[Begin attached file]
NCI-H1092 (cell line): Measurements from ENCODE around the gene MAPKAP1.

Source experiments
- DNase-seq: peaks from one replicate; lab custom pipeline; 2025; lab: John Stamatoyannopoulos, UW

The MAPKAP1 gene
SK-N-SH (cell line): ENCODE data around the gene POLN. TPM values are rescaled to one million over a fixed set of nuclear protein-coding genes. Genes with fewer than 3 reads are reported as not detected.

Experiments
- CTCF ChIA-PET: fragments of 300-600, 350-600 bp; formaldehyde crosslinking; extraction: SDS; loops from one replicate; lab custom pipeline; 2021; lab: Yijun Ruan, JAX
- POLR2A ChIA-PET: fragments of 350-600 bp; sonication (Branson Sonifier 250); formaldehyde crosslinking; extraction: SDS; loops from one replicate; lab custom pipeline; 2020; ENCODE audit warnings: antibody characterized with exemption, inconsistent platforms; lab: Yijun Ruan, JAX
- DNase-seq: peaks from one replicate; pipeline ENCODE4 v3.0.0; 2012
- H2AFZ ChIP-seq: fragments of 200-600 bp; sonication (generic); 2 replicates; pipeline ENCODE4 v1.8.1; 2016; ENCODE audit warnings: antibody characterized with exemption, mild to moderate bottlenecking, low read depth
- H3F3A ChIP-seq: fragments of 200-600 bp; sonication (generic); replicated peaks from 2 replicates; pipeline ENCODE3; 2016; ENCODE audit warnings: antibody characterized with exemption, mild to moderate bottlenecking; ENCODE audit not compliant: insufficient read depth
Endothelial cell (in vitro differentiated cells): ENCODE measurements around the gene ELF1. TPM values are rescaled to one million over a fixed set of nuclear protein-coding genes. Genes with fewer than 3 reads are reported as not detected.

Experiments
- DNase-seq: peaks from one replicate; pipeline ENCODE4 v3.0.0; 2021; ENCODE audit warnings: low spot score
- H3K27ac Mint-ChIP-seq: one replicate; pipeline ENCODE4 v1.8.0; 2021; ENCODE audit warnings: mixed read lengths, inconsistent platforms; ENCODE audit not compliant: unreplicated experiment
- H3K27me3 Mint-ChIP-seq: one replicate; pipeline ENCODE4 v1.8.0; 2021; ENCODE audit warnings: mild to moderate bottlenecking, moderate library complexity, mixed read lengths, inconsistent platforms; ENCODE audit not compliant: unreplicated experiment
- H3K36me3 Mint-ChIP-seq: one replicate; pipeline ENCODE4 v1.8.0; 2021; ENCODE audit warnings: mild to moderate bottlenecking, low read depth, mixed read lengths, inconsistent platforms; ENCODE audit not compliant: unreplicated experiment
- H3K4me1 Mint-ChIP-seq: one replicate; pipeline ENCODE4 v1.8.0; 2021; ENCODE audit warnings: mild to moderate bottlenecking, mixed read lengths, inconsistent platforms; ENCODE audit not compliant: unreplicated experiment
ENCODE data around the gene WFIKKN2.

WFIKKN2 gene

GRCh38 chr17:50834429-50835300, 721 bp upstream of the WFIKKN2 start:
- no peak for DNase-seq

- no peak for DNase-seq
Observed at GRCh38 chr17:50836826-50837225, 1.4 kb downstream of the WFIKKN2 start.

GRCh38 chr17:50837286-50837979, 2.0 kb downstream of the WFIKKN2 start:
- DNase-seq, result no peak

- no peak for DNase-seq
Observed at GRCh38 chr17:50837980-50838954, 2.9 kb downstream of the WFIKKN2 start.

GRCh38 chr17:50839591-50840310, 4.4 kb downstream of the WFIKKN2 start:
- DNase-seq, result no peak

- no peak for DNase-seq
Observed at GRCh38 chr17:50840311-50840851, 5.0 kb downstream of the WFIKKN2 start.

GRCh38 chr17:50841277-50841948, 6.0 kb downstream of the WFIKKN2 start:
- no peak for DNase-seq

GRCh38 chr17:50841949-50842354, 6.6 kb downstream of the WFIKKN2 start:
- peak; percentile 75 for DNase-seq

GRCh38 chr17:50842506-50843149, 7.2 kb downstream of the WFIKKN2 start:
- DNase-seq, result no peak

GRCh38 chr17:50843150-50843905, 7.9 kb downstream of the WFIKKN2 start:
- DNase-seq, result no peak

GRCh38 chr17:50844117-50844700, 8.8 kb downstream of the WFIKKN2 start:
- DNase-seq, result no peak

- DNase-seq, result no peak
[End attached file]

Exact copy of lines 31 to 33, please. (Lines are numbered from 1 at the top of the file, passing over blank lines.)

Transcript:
- no peak for DNase-seq
Observed at GRCh38 chr17:50840311-50840851, 5.0 kb downstream of the WFIKKN2 start.

GRCh38 chr17:50841277-50841948, 6.0 kb downstream of the WFIKKN2 start: